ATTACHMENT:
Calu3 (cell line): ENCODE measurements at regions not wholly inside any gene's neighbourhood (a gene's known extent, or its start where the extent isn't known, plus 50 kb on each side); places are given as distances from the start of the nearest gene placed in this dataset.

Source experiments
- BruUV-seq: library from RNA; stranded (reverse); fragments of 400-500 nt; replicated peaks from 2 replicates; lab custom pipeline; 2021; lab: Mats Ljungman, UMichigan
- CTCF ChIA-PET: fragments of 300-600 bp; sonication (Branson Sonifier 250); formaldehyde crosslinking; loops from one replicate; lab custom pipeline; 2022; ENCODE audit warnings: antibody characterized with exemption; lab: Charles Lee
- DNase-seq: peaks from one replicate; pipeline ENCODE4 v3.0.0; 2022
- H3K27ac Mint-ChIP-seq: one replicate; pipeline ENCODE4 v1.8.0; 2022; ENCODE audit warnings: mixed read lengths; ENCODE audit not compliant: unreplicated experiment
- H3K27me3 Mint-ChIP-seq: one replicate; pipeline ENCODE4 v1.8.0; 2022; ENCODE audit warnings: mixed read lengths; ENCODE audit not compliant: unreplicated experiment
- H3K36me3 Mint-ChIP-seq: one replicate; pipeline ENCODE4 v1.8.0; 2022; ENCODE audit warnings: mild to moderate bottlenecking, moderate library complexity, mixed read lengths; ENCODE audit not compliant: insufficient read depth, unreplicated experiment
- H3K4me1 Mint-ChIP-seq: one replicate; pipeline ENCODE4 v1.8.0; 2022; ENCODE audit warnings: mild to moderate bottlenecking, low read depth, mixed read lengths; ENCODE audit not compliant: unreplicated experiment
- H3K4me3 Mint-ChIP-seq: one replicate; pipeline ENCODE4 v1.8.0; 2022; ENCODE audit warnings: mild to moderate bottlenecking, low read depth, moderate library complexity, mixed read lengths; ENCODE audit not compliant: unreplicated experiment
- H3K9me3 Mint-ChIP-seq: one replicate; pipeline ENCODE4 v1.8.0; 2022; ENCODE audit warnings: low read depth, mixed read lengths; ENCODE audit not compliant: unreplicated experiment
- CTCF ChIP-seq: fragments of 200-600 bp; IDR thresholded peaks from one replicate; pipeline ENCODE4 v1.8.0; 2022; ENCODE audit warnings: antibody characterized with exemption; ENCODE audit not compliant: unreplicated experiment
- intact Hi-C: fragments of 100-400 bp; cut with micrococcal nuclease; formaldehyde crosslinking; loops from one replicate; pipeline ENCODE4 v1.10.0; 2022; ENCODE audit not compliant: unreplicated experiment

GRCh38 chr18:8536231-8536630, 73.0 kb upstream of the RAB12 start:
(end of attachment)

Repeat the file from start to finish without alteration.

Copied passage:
Calu3 (cell line): ENCODE measurements at regions not wholly inside any gene's neighbourhood (a gene's known extent, or its start where the extent isn't known, plus 50 kb on each side); places are given as distances from the start of the nearest gene placed in this dataset.

Source experiments
- BruUV-seq: library from RNA; stranded (reverse); fragments of 400-500 nt; replicated peaks from 2 replicates; lab custom pipeline; 2021; lab: Mats Ljungman, UMichigan
- CTCF ChIA-PET: fragments of 300-600 bp; sonication (Branson Sonifier 250); formaldehyde crosslinking; loops from one replicate; lab custom pipeline; 2022; ENCODE audit warnings: antibody characterized with exemption; lab: Charles Lee
- DNase-seq: peaks from one replicate; pipeline ENCODE4 v3.0.0; 2022
- H3K27ac Mint-ChIP-seq: one replicate; pipeline ENCODE4 v1.8.0; 2022; ENCODE audit warnings: mixed read lengths; ENCODE audit not compliant: unreplicated experiment
- H3K27me3 Mint-ChIP-seq: one replicate; pipeline ENCODE4 v1.8.0; 2022; ENCODE audit warnings: mixed read lengths; ENCODE audit not compliant: unreplicated experiment
- H3K36me3 Mint-ChIP-seq: one replicate; pipeline ENCODE4 v1.8.0; 2022; ENCODE audit warnings: mild to moderate bottlenecking, moderate library complexity, mixed read lengths; ENCODE audit not compliant: insufficient read depth, unreplicated experiment
- H3K4me1 Mint-ChIP-seq: one replicate; pipeline ENCODE4 v1.8.0; 2022; ENCODE audit warnings: mild to moderate bottlenecking, low read depth, mixed read lengths; ENCODE audit not compliant: unreplicated experiment
- H3K4me3 Mint-ChIP-seq: one replicate; pipeline ENCODE4 v1.8.0; 2022; ENCODE audit warnings: mild to moderate bottlenecking, low read depth, moderate library complexity, mixed read lengths; ENCODE audit not compliant: unreplicated experiment
- H3K9me3 Mint-ChIP-seq: one replicate; pipeline ENCODE4 v1.8.0; 2022; ENCODE audit warnings: low read depth, mixed read lengths; ENCODE audit not compliant: unreplicated experiment
- CTCF ChIP-seq: fragments of 200-600 bp; IDR thresholded peaks from one replicate; pipeline ENCODE4 v1.8.0; 2022; ENCODE audit warnings: antibody characterized with exemption; ENCODE audit not compliant: unreplicated experiment
- intact Hi-C: fragments of 100-400 bp; cut with micrococcal nuclease; formaldehyde crosslinking; loops from one replicate; pipeline ENCODE4 v1.10.0; 2022; ENCODE audit not compliant: unreplicated experiment

GRCh38 chr18:8536231-8536630, 73.0 kb upstream of the RAB12 start: